In the summer of 2013, Wandsworth teenager Maddie Pinkess travelled to Honduras to take part in the research project Operation Wallacea to induce a protection plan for the terrestrial and marine biodiversity of the region. Maddie, 18, completed the programme in preparation for her studying Zoology at university, as she aspires to embark on a career revolving around conservation and the protection of endangered species.
“I saw the trip as both the perfect educational opportunity, to give me hands on experience in my chosen career path and to help conserve rare species. When interviewing at different universities, a lot of professors said that the expedition would be an excellent starting point for my course.”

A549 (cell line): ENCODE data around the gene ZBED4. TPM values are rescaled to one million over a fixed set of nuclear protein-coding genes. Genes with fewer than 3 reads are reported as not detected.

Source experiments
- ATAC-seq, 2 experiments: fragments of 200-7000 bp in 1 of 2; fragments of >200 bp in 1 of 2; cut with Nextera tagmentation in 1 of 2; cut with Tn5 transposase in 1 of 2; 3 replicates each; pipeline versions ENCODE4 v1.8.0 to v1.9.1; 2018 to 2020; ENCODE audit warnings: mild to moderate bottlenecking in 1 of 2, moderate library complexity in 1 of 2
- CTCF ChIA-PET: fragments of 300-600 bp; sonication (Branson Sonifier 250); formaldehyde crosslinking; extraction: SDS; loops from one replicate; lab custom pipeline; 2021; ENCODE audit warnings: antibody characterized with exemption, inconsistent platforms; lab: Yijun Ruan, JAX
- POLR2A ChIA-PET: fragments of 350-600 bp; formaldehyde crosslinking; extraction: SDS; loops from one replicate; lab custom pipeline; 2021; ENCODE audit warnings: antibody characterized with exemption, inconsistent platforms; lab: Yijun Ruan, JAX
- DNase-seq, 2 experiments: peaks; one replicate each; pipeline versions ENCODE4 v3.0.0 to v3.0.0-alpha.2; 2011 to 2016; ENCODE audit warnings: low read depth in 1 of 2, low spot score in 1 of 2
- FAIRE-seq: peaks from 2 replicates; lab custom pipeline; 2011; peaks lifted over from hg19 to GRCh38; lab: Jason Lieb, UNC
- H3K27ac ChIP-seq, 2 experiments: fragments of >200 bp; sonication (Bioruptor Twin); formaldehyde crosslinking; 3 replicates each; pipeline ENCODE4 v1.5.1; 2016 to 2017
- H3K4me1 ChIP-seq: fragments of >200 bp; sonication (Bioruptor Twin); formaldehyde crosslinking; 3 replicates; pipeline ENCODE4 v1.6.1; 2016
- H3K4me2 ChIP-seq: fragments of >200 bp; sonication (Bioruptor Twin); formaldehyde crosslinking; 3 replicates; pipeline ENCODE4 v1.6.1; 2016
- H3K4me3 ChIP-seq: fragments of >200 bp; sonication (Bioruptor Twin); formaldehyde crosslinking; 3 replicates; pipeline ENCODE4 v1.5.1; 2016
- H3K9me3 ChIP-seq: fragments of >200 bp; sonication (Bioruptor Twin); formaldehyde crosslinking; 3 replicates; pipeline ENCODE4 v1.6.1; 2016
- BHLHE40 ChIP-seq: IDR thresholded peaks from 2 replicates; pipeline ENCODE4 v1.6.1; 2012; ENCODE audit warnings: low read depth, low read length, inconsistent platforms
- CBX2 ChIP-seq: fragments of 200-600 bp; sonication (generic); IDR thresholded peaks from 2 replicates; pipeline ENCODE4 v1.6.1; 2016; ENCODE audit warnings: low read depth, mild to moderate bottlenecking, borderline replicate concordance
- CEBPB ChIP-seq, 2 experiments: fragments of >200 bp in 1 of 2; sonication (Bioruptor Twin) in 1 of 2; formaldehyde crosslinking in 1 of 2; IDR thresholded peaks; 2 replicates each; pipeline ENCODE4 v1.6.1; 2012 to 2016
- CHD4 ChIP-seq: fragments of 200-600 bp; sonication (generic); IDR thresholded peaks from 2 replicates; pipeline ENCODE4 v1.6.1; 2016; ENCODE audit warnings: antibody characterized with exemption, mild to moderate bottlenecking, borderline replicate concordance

Maddie assisted research scientists and dissertation students to collect data in the Cusco National Park and on the island of Cayos Cochinos. The data is being used to compile a protection plan for endangered species under threat from deforestation for building coffee plantations and grazing cattle. Maddie also helped to develop a monitoring programme to protect some of the offshore reefs which have some of the highest coral coverage in the Caribbean.
“The experience was eye-opening and got me very excited about my university course! I plan to spread enthusiasm among younger people in my community, and at my old school, to encourage them to support causes like Operation Wallacea, and take part in similar projects in the future.”
As well as having the chance to work alongside experienced university professors and gain a real insight into a career in conservation, Maddie acquired the experience of living and surviving in the remote jungle. She learnt navigation techniques, where to find food and water, and also completed an open water diving course during the monitoring of coral reefs.
To find out more about Operation Wallacea, click here!
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